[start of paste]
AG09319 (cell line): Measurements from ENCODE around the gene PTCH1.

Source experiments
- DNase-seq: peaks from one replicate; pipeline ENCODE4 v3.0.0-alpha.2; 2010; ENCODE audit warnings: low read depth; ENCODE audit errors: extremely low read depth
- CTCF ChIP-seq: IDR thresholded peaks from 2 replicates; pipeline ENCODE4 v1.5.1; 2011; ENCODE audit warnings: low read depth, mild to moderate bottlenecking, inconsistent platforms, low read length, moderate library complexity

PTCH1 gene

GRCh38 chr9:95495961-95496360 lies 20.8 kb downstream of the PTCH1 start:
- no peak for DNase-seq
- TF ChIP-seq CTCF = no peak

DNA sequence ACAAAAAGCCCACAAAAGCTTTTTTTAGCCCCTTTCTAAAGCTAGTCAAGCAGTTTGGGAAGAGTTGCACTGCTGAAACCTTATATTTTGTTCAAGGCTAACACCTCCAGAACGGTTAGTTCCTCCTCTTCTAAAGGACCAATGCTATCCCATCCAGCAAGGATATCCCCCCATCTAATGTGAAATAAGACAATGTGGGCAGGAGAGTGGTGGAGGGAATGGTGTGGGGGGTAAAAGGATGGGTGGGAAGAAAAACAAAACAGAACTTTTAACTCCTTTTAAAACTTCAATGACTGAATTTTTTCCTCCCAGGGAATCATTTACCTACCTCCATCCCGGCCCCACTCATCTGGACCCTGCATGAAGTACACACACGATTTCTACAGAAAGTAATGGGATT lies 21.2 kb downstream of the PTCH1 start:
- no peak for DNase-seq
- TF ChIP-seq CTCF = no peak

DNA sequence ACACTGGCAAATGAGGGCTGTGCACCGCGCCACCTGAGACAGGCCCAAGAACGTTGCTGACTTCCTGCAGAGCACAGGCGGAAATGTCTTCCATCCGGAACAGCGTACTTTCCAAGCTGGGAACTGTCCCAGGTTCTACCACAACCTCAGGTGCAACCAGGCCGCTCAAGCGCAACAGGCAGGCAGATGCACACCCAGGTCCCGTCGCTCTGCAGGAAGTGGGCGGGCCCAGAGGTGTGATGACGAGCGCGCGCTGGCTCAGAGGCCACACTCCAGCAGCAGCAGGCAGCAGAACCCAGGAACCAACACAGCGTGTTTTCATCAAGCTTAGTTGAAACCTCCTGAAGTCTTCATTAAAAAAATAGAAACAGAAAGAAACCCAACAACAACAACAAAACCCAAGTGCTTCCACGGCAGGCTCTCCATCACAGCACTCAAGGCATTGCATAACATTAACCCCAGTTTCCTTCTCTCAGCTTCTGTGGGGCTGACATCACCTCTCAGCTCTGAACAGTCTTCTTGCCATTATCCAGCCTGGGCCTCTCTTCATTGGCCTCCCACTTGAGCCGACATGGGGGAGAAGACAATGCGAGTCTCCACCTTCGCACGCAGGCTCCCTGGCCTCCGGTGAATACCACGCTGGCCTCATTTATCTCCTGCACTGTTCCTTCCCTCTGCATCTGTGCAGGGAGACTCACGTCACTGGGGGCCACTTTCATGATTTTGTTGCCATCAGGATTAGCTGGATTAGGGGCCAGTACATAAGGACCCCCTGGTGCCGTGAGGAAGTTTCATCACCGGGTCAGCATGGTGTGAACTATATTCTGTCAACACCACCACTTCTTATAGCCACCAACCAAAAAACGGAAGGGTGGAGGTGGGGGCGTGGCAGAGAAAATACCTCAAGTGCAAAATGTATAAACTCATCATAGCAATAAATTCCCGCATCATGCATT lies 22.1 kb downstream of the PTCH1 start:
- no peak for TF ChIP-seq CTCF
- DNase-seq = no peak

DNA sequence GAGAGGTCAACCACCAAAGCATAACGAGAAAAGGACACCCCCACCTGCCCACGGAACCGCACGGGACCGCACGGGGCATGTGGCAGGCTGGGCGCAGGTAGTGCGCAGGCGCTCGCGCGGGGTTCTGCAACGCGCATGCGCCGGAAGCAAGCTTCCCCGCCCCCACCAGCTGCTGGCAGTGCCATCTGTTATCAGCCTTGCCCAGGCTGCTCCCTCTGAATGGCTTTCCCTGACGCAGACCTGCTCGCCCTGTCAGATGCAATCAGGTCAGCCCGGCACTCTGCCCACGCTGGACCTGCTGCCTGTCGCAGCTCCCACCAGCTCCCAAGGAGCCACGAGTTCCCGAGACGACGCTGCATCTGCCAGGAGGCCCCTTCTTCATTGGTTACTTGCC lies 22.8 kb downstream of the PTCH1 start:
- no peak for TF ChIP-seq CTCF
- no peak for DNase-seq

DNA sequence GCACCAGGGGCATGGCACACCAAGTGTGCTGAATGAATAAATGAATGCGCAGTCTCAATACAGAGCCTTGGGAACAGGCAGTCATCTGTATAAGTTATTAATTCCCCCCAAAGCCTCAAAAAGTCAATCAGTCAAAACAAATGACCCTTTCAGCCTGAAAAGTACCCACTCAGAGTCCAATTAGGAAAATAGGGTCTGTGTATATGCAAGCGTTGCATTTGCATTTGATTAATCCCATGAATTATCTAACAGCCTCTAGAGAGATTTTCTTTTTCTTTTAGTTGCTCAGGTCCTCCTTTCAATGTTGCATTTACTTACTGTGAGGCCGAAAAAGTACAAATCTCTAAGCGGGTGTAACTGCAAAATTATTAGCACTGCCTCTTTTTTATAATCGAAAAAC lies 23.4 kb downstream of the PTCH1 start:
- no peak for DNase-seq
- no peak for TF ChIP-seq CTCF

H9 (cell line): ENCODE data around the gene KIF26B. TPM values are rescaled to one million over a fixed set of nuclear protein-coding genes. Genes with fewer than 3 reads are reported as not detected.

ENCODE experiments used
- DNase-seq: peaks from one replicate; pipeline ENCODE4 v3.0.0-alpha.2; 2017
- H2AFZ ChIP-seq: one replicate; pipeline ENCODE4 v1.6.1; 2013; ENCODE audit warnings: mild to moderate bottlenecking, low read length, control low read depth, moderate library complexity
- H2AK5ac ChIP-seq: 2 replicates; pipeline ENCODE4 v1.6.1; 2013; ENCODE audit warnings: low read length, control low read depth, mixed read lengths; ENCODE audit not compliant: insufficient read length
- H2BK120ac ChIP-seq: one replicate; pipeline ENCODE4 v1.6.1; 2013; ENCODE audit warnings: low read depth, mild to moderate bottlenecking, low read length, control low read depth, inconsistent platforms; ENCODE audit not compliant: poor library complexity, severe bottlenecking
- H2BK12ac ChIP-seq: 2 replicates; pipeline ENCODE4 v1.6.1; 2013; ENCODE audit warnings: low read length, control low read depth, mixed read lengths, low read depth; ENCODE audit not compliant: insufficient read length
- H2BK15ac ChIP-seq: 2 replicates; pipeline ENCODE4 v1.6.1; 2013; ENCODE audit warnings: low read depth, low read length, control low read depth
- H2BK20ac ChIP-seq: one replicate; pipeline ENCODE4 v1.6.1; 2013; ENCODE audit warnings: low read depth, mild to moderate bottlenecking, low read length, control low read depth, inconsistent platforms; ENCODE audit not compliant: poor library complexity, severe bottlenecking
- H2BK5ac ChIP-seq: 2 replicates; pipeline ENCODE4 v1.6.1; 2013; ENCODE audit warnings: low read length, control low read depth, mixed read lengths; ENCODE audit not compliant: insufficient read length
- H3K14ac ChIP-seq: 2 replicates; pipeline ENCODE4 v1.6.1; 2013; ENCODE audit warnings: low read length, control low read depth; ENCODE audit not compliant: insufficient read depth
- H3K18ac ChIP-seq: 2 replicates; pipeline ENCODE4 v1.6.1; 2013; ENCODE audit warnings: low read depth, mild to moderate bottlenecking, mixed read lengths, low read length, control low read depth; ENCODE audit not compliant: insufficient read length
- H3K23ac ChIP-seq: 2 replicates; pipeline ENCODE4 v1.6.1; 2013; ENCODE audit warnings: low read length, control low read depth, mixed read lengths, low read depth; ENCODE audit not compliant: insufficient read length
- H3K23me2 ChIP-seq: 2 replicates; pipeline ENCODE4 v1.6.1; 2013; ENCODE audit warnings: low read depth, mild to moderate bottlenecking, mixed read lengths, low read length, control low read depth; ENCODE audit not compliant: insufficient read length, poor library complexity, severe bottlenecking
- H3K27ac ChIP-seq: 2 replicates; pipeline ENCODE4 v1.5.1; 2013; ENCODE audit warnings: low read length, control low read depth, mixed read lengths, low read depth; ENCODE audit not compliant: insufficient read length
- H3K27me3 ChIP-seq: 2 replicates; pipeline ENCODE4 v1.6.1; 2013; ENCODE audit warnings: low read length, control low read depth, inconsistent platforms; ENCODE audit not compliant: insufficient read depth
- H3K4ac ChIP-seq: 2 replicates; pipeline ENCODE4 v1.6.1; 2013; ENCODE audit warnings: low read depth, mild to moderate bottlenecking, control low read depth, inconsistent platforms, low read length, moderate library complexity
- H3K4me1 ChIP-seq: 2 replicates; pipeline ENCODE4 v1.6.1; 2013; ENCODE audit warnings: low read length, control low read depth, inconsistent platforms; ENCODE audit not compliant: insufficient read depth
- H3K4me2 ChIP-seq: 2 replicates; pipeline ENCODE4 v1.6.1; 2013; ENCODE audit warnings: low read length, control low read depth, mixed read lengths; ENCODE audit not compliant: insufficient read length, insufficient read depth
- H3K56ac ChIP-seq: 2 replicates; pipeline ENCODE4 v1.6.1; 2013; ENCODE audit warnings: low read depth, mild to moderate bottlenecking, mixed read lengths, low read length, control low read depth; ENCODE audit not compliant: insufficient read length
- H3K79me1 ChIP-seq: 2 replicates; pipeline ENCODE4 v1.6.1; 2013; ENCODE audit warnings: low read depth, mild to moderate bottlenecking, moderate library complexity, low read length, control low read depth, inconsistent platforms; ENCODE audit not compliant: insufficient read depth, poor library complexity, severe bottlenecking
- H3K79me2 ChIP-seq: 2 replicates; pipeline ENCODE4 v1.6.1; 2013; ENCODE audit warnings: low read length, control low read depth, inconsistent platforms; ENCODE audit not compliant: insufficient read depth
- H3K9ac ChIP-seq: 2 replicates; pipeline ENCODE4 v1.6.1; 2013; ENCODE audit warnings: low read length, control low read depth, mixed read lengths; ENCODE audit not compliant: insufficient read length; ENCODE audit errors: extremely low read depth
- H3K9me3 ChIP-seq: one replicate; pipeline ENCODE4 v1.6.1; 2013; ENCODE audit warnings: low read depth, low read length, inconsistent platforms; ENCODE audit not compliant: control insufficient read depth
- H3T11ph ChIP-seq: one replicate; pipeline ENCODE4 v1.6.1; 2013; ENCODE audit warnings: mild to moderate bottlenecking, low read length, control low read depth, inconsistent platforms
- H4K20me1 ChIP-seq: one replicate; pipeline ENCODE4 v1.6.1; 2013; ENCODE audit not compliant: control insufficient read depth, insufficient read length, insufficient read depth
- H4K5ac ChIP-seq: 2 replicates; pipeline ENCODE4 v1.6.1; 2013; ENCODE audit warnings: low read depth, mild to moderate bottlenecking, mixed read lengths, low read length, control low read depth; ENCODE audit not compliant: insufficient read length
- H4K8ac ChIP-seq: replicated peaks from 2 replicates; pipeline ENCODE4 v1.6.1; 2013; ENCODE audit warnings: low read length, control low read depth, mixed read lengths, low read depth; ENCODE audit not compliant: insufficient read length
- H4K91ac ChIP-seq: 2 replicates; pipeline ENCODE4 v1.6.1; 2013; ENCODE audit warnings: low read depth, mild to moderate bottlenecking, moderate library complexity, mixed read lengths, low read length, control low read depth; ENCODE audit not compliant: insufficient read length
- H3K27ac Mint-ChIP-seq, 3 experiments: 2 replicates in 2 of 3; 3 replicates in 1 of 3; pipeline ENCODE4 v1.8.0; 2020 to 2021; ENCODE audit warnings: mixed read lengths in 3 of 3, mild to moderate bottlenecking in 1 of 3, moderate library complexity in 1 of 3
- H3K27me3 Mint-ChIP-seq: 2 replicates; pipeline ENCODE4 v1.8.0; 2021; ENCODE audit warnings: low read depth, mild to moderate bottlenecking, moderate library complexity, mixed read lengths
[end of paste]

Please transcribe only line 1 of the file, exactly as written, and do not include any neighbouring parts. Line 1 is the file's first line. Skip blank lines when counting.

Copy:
AG09319 (cell line): Measurements from ENCODE around the gene PTCH1.